How Does An Engine Work?

Jul 22, 2016

Seven-year old Sawyer wants to know: how does an engine work? We learn about chainsaws from Ashleigh Belrose, an instructor the Center for Technology in Essex, Vermont.

Ashleigh teaches high school students interested in forestry management here in Vermont, where the podcast is based. One of the things she teaches them is how to use a chainsaw. A chainsaw has a simple engine.

"How does an engine work?" - Sawyer, 7, Hinesburg, Vt.

"An engine is basically a series of controlled explosions. I know that sounds really scary, but they are controlled, that's the good part. Imagine yourself on a seesaw. If you're sitting on one end, you are going up and down and the force that's driving you, going both up and down, are your legs. Same thing in an engine.

Sawyer, 7, just finished first grade. He likes fishing, skiing, drawing and playing soccer and lacrosse. He lives in Hinesburg, Vt.

"There's a cylinder, which means basically a hollow soup can shape. There's a piston that's fitted inside that cylinder. The piston is the head that goes up and down. It's air tight (so nothing can get passed it) that's fitted very snuggly inside the cylinder and it moves up and down. The way it does that is through those controlled explosions. That moves it up and down the cylinder and that movement of the piston is translated in different ways to the moving part of the vehicle. That's what makes your vehicle or more pistons in the engine.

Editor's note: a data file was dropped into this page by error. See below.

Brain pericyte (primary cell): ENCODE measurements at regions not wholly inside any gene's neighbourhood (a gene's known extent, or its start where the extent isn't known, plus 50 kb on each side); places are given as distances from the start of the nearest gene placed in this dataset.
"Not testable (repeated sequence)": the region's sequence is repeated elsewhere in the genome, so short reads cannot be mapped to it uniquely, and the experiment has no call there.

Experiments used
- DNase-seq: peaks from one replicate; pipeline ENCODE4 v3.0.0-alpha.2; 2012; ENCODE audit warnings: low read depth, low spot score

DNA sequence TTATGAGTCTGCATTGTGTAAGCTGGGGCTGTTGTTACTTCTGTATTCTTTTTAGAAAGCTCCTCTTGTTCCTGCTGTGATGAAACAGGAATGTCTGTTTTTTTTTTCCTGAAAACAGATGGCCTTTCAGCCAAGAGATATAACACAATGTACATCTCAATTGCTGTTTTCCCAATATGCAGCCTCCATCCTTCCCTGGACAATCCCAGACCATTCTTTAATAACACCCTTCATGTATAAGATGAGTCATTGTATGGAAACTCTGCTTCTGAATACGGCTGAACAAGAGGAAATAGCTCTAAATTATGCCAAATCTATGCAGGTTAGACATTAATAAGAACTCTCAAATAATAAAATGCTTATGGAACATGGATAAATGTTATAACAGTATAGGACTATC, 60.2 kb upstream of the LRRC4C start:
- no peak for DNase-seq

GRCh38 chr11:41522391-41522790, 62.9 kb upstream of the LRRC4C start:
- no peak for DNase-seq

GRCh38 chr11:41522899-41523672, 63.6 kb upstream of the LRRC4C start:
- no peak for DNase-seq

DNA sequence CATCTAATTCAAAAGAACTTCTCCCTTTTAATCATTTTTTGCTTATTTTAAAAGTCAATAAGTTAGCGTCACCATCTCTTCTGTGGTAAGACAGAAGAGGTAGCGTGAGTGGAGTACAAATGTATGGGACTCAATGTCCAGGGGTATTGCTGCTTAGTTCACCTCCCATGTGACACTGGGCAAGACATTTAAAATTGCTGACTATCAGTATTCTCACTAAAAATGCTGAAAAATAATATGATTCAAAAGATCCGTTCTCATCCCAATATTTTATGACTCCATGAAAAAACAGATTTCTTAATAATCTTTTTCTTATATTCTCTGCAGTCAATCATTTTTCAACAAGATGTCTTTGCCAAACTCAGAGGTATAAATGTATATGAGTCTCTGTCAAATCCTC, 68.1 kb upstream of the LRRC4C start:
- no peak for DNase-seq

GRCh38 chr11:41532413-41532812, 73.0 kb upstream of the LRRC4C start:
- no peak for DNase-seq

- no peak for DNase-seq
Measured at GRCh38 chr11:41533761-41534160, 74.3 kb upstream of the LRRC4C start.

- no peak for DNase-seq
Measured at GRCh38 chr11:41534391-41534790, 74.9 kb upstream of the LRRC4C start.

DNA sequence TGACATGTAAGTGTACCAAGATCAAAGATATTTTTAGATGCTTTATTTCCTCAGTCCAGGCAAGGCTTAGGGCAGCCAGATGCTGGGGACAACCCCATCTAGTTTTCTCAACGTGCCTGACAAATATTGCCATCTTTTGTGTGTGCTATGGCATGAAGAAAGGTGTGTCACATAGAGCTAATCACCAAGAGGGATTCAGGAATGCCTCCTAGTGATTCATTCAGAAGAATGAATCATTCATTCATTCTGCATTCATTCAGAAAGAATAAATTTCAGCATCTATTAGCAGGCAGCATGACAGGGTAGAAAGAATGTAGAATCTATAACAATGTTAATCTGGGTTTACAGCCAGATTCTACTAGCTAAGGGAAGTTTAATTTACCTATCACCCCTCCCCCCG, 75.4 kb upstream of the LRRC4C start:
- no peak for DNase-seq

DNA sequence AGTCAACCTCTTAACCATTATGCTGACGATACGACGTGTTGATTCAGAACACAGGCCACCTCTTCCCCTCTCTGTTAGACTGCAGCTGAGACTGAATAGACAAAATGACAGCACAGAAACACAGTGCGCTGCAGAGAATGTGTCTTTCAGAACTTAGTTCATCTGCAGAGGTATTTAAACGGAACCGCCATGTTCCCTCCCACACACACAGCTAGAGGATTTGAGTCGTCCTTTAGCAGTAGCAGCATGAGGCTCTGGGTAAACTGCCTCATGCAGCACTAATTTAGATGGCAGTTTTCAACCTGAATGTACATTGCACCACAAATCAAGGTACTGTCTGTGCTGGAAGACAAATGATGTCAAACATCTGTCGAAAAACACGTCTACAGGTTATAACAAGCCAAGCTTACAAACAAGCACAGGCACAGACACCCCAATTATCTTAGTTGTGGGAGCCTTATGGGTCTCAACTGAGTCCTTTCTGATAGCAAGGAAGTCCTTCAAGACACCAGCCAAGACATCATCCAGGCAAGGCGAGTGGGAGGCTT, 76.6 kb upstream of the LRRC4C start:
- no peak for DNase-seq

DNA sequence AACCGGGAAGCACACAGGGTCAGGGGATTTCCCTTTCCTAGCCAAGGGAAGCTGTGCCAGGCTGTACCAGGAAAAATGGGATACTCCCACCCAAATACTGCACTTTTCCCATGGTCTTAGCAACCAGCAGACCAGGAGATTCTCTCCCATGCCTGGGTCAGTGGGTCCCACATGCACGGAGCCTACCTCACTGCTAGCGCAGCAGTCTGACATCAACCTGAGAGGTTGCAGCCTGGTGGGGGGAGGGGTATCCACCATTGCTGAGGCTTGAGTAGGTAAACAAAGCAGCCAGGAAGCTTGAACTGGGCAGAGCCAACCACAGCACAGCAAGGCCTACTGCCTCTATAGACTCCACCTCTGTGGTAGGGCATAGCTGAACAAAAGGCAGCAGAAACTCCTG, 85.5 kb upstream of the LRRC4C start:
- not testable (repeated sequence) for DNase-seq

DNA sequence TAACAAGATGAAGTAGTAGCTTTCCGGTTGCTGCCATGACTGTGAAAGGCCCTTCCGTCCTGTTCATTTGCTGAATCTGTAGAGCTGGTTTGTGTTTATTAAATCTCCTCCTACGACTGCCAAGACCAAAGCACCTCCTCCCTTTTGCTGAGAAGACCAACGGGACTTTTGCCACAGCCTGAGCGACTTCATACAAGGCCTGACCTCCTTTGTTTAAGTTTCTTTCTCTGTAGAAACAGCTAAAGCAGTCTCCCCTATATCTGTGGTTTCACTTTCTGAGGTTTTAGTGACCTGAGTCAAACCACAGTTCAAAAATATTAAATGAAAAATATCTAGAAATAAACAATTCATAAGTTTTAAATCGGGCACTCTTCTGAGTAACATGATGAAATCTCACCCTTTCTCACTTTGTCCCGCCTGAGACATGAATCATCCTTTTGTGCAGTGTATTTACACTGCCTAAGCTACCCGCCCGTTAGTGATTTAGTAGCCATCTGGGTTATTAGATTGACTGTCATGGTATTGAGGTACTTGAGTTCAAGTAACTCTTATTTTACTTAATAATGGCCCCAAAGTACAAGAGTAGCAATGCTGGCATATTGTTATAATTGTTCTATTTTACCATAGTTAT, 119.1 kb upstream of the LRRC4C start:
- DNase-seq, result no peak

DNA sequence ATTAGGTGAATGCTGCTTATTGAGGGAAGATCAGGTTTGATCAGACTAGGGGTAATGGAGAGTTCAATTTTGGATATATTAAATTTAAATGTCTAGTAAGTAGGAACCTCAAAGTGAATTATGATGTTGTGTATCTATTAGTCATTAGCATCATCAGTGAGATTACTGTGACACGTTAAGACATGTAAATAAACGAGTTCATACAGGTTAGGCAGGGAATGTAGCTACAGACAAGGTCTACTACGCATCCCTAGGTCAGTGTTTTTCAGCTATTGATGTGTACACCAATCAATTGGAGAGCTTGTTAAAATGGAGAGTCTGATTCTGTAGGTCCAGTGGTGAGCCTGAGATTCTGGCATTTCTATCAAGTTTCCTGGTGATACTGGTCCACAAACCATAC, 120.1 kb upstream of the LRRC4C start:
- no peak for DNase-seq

"A chainsaw has only one piston. The more cylinders you have, potentially, the more power you have.

"The piston goes up and down in the cylinder. When it goes down, fuel gets sucked in. With two stroke, the intake and exhaust are the same, and the compression and combustion are the same. So you have intake, as your in is coming in, it actually fills up and pushes the exhaust out. And then the compression happens because the piston moves back up in the chamber. All of the fuel that was just taken in is being compressed. When it gets to the top, there is a spark plug. That ignites; that's your power stroke. It pushes the piston back down, more fuel will come in, the exhaust from the last combustion will go out, momentum drives the piston back up to compression and combustion and that's how the engine goes.

"That's slowing it down, but that's the small components between, and that's how the fuel is used in the engine to make those controlled explosions."

-Ashleigh Belrose, Center for Technology Essex

See a video of Ashleigh with her model engine on our Facebook Page.